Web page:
Disclaimer: I am not a lawyer.
First, some required reading:
Microsoft Azure Trust Center
HIPAA Business Associate Agreement (BAA)
HIPAA and the HITECH Act are United States laws that apply to
healthcare entities with access to patient information (called
Protected Health Information, or PHI). In many circumstances, for a
covered healthcare company to use a cloud service like Azure, the
service provider must agree in a written agreement to adhere to
certain security and privacy provisions set forth in HIPAA and the
HITECH Act. To help customers comply with HIPAA and the HITECH Act,
Microsoft offers a BAA to customers as a contract addendum.
Microsoft currently offers the BAA to customers who have a Volume
Licensing / Enterprise Agreement (EA), or an Azure only EA enrollment
in place with Microsoft for in-scope services. The Azure only EA does
not depend on seat size, rather on an annual monetary commitment to
Azure that allows a customer to obtain a discount over pay as you go
Prior to signing the BAA, customers should read the Azure HIPAA
Implementation Guidance. This document was developed to assist
customers who are interested in HIPAA and the HITECH Act to understand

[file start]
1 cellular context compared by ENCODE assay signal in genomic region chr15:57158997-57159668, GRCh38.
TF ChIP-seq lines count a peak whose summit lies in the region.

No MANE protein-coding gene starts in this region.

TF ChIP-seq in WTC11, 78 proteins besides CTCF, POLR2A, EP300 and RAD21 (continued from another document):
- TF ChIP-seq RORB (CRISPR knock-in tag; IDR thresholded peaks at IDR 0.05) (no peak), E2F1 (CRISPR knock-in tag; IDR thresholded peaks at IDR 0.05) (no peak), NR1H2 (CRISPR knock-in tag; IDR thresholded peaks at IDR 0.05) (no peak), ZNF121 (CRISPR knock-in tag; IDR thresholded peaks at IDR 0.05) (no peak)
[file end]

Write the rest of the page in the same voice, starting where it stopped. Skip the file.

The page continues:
the relevant capabilities of Azure. The intended audience includes
privacy officers, security officers, compliance officers, and others
in customer organizations responsible for HIPAA and HITECH Act
implementation and compliance. The document covers some of the best
practices for building HIPAA compliant applications, and details Azure
provisions for handling security breaches. While Azure includes
features to help enable customer's privacy and security compliance,
customers are responsible for ensuring their particular use of Azure
complies with HIPAA, the HITECH Act, and other applicable laws and
regulations, and should consult with their own legal counsel.
Customers should contact their Microsoft account representative to
sign the agreement.
You might be required to sign a BAA with your cloud provider (Azure.) Ask your compliance representative(s).
Here is the Azure HIPAA Implementation Guidance.
It is possible to use Azure in a way that complies with HIPAA and HITECH Act requirements.
Azure VMs, and Azure SQL, and SQL Server instances running within Azure VMs, are all in scope and supported here.
Bitlocker is sufficient for encryption of data at rest. It uses AES encryption in a way that satisfies HIPAA requirements (as well as the requirements of other similar organizations) for encryption of data at rest.
Furthermore, SQL Server will not store unencrypted, sensitive data on the OS drive unless you configure SQL to do so... like for instance configuring TempDB to live on the OS drive or something.
Encryption of cells/fields/columns within individual databases isn't strictly required assuming you have already satisfied requirements for encryption of data at rest in other ways, e.g. TDE or Bitlocker.
How you choose to manage the Bitlocker encryption key may come up, since it will not live inside a TPM chip or on a removable USB drive since you don't have access to the physical machine. (Consider having a sysadmin manually enter a password to unlock the data drive every time the server reboots.) This is sort of the main draw to services such as CloudLink, as they manage that sacred encryption key for you.